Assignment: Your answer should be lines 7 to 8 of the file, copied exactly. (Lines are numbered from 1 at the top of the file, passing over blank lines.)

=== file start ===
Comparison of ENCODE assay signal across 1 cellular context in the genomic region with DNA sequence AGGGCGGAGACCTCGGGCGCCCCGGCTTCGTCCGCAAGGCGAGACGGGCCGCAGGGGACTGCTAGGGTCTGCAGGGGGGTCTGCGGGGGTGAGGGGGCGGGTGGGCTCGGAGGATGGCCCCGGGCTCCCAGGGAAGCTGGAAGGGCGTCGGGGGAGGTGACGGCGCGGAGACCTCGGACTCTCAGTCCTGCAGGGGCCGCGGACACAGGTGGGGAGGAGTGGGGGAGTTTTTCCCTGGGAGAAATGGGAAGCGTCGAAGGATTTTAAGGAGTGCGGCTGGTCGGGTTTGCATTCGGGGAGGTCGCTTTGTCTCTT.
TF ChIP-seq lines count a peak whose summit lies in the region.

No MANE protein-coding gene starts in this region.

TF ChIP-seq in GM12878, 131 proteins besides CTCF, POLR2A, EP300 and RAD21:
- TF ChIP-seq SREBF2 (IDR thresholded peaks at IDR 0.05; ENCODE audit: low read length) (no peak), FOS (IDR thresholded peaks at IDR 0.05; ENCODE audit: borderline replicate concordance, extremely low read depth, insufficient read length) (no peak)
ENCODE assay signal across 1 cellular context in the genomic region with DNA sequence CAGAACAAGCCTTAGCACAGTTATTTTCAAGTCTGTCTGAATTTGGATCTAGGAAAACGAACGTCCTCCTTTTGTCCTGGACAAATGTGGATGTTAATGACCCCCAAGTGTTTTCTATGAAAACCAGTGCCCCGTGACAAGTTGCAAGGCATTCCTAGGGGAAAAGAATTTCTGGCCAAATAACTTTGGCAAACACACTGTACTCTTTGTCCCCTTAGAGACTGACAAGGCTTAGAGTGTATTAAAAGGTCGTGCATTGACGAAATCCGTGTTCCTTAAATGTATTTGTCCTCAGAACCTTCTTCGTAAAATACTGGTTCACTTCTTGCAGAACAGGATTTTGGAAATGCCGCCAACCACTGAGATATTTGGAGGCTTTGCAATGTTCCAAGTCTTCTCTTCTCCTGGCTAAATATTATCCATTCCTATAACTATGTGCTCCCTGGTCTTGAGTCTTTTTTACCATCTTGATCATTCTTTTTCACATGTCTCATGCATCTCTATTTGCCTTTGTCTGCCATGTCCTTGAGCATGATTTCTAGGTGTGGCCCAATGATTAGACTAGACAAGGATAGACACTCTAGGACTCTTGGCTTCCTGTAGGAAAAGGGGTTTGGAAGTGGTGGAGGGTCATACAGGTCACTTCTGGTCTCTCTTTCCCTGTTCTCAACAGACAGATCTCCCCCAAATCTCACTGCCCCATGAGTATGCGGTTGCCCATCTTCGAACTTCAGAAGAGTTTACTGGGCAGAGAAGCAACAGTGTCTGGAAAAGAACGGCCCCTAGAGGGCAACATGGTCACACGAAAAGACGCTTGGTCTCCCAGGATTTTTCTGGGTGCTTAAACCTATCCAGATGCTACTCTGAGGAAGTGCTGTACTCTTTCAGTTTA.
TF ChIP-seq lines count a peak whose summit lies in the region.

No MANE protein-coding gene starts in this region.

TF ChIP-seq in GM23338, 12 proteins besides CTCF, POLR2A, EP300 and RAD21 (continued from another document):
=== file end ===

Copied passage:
TF ChIP-seq lines count a peak whose summit lies in the region.

No MANE protein-coding gene starts in this region.